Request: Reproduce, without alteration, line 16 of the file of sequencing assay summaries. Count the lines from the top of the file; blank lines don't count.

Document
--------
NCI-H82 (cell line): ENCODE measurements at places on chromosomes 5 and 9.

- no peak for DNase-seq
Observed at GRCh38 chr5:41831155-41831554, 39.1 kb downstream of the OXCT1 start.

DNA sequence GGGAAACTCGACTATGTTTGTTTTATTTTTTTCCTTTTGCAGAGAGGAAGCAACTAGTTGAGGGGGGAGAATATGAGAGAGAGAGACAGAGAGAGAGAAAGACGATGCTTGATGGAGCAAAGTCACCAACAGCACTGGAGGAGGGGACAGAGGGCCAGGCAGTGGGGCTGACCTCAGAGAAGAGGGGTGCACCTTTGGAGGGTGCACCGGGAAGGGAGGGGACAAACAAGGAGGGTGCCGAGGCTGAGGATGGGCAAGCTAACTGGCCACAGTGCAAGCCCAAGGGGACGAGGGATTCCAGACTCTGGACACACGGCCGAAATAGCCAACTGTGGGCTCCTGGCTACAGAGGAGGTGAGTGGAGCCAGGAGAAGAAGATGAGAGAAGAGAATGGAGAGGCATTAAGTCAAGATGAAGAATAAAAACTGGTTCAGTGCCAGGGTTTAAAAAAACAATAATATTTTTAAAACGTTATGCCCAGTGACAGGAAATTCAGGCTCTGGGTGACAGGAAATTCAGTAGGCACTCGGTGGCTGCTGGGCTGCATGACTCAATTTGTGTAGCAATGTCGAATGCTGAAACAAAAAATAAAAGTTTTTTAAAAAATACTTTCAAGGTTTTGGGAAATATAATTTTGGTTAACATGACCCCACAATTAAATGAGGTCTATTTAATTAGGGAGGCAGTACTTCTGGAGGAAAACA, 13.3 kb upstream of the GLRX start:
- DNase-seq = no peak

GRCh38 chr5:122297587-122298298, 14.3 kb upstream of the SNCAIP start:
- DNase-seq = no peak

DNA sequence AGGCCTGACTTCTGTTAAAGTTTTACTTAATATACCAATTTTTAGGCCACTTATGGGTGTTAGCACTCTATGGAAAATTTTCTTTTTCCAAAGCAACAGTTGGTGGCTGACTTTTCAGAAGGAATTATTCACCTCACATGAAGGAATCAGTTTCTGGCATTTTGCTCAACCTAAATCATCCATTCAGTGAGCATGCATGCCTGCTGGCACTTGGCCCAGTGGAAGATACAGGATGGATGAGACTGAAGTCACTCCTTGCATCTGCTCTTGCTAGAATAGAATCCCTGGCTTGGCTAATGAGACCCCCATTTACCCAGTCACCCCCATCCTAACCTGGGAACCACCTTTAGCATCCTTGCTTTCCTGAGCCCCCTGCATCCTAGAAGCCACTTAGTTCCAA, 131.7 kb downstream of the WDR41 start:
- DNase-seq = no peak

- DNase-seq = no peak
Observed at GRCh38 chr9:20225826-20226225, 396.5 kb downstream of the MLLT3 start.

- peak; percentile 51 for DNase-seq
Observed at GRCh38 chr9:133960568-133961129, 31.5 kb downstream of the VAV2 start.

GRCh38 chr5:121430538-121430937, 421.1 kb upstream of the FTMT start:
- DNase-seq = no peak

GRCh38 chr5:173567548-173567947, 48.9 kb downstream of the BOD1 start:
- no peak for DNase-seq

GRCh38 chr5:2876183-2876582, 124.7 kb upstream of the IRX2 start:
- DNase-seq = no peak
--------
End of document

GRCh38 chr5:173567548-173567947, 48.9 kb downstream of the BOD1 start: